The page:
ITESM, Religion, and Tortillas GRUMA
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Tec de Monterrey > US Colleges
Religion is decreasing in LatAm
Tortilla giant GRUMA’s international business
Make sure you check out this week’s comment of the week at the bottom!
Tecnológico de Monterrey (ITESM) is Mexico’s largest private university, and has more students than UT Austin, Harvard and MIT combined. With an enrollment of over 94K throughout 25 campuses, it has one of the most extensive student bodies globally. ITESM’s main campus is located in the northern city of Monterrey and it is well known for its business, engineering, and technology academic programs. According to its website, ITESM offers scholarships to more than 30K students annually.
Founded in 1943 by Eugenio Garza Sada, a prominent MIT-educated industrialist and one of the most notable businessmen in the country, the University has always had close ties with Mexico’s elite. In 2019, it was the only LatAm school that appeared on the list of those with the highest number of billionaire alumni. ITESM is also notable for being the first university in the region to be connected to the Internet.
ITESM ranks at #4 in the Times Higher Education’s 2021 Top Latin America University Rankings. The other four are:
Pontificia Universidad Católica de Chile
University of São Paulo
University of Campinas
Federal University of Minas Gerais
About 1/3 of the world’s Catholics are in Latin America. The Catholic Church has been present from the time of the Spanish and Portuguese conquests of the New World in the 1500s, when indigenous people were indoctrinated to adopt the new way of life. According to survey data gathered by Latinobarómetro, though, that way of life is becoming increasingly unpopular in the region. From 1996 to 2020, the percentage of people that identifies as Catholic dropped from 80% to 57%.
The religious mix of each Latin American country remains quite varied. Some countries like Paraguay, Mexico, and Peru maintain a solid Catholic population, all above 70%. In Central America, Evangelism has been rising steadily, with Guatemala, Honduras, El Salvador, and Nicaragua all having close to 40% of their populations practicing. Guatemala has elected two Evangelical presidents since 1990. Unlike Catholics, Evangelicals don’t have a centralized authority, relying instead on the Bible as the “ultimate spiritual authority” and believing that they must “be born again” to be saved.
There’s a third growing category described as “non-religious” which represents 18% of Latin America, but it is quite fluid. The category includes people that identify as non-practicing, agnostic, or atheist. Interestingly, a tiny portion of that category describes itself as atheist. In fact, atheism has gone down from 2% to 1% in Latin America since 1996. Atheism is the lack of belief in God or gods. Almost everyone in the region continues to hold spiritual beliefs like life after death, miracles, and an emerging one, which is predominant in Argentina, “spiritual energy.”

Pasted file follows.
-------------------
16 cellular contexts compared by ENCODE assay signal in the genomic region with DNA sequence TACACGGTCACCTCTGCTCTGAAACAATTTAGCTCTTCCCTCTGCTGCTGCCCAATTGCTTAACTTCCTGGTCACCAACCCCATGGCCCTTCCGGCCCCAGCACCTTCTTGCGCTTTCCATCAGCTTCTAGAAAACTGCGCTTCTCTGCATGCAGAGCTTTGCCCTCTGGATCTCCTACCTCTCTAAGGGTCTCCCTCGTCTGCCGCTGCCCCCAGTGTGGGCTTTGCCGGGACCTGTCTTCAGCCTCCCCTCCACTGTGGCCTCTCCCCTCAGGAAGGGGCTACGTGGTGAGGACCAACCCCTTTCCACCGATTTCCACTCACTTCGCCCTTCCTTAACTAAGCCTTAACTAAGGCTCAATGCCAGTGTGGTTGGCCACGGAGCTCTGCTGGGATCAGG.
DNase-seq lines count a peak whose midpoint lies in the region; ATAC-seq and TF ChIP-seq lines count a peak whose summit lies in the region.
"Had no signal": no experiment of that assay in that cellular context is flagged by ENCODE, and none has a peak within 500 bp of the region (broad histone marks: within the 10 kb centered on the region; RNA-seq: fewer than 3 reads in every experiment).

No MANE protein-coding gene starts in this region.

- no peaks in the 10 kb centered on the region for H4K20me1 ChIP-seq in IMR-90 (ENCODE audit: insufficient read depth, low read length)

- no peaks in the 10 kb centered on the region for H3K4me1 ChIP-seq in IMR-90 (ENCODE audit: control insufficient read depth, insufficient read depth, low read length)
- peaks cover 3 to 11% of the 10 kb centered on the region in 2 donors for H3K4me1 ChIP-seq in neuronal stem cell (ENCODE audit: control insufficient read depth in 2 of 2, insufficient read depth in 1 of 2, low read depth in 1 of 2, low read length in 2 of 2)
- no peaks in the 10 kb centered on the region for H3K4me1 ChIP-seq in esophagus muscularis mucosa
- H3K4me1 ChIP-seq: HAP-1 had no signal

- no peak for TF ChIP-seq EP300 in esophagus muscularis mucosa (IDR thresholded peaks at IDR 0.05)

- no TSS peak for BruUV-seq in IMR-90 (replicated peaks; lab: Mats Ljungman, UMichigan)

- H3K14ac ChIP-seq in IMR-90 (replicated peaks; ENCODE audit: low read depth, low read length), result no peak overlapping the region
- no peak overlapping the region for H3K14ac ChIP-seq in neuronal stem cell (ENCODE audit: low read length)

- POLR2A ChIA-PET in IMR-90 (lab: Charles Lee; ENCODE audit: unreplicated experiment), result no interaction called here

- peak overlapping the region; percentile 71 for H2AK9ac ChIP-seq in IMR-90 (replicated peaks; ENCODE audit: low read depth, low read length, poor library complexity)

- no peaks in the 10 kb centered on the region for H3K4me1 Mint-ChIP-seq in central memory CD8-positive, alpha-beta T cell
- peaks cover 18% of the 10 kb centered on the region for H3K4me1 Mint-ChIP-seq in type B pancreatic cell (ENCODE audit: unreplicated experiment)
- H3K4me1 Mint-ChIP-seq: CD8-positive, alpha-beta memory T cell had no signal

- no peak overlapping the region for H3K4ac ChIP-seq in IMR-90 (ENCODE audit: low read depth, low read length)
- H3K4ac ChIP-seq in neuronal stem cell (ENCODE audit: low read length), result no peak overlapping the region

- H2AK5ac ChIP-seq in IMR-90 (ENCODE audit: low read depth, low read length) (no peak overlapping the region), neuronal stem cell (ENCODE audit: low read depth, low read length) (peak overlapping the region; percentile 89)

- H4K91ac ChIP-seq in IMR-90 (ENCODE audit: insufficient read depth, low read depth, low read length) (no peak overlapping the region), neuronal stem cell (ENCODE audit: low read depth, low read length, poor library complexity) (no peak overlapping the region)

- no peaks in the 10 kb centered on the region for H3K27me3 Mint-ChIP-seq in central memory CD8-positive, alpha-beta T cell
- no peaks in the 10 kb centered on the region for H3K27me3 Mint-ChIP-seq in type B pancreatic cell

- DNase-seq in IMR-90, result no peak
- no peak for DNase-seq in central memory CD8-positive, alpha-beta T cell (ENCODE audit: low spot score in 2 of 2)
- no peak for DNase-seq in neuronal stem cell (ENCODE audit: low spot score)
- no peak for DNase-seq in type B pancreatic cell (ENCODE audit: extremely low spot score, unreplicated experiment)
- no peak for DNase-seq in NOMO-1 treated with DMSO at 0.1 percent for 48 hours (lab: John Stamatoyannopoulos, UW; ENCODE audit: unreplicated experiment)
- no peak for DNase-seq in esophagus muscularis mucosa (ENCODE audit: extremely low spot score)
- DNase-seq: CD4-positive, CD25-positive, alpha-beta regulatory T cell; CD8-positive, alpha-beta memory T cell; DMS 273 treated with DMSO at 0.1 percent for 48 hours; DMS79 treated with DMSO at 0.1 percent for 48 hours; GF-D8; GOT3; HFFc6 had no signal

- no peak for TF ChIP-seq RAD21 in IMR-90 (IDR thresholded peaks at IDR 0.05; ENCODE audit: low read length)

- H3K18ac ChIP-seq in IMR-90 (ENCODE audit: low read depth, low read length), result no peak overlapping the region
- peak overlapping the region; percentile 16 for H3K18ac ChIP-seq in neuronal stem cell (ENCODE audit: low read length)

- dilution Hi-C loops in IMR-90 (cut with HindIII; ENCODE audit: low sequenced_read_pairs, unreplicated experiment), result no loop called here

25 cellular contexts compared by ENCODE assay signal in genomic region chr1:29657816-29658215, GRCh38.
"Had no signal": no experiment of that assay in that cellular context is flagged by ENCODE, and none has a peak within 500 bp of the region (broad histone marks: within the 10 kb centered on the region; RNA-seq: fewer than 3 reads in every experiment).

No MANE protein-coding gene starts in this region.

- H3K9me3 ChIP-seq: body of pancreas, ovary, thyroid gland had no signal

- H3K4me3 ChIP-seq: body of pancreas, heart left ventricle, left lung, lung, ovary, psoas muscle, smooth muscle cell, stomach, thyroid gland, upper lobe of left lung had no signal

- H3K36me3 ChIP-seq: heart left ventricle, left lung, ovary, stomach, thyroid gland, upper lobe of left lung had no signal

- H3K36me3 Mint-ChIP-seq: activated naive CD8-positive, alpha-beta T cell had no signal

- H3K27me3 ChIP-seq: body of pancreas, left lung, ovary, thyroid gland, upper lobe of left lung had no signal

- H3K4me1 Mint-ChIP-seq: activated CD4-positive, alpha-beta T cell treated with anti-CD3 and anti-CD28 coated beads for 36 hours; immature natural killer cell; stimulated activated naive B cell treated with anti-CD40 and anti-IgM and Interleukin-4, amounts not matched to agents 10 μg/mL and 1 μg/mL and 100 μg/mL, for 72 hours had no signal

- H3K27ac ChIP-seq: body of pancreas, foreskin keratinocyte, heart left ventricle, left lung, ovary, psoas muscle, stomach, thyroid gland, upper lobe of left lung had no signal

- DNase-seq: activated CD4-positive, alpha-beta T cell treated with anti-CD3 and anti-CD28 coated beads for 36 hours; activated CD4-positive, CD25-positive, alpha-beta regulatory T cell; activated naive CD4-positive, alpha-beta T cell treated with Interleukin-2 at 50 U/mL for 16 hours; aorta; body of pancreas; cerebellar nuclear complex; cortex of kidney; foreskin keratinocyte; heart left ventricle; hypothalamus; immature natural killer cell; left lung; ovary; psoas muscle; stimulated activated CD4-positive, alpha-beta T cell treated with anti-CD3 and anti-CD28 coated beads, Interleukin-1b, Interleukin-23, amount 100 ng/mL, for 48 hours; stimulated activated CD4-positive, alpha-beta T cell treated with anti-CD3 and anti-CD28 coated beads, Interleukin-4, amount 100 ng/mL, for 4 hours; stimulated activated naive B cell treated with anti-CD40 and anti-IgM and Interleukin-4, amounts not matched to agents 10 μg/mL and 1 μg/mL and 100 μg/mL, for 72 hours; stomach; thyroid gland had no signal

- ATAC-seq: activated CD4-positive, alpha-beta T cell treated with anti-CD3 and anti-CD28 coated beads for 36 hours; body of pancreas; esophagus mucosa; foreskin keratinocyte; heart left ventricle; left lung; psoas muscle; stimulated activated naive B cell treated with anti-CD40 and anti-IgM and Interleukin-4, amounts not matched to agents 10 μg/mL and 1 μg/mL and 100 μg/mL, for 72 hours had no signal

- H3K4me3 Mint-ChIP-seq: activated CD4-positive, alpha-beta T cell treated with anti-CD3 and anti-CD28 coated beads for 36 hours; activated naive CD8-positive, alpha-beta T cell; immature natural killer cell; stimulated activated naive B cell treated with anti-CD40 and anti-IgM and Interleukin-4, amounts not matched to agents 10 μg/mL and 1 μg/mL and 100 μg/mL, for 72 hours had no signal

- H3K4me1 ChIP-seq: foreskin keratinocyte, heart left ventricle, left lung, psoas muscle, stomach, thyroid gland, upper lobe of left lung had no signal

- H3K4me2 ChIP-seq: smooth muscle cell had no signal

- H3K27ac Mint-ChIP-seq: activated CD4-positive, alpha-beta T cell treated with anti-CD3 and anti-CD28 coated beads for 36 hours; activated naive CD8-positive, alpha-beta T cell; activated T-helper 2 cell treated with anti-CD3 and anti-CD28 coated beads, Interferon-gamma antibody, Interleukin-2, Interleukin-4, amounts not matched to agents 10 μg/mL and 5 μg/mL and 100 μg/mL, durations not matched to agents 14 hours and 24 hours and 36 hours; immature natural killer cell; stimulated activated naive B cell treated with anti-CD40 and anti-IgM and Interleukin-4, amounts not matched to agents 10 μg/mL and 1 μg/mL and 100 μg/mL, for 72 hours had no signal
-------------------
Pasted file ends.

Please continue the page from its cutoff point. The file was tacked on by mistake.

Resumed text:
Food Industry 🌮
Gruma is a Mexican tortilla company with a phenomenal stock performance between 2013 and 2016 — a +746% return on investment. However, despite its solid financial standing and profitable business model, its stock has stayed stagnant in the past five years. Is it that food companies are unappealing to investors? Or is the Mexican stock exchange (Bolsa Mexicana de Valores) that scares them off?
In any case, Gruma was founded in 1949 in Monterrey, Mexico, and it has been described as “El Rey de las Tortillas” or the Tortilla King. That title is hard to dispute since estimates show that it holds almost 50% of the combined market share of the US and Mexico. Over the years, its Mission and Maseca brands have grown steadily in international markets, which are increasingly interested in tacos.
Gruma’s businesses outside of Latin America now represent about 68% of its revenues. Mexico is a bigger market than the US in terms of tons of product sold — 2M vs. 1.5M — but a ton of product sold in the US brings 3x more revenue than in Mexico. The US segment is also more profitable, with a 14% margin compared to Mexico’s 10%. The company has also had some struggles in Latin America in the last decade. In 2013, it began pulling out of Venezuela, one of its most vital business segments, due to the country’s unfavorable conditions and Hugo Chavez’s expropriation of some of Gruma’s assets.
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Comment of the week, from our Bimbo chart discussion in r/mexico (Spanish):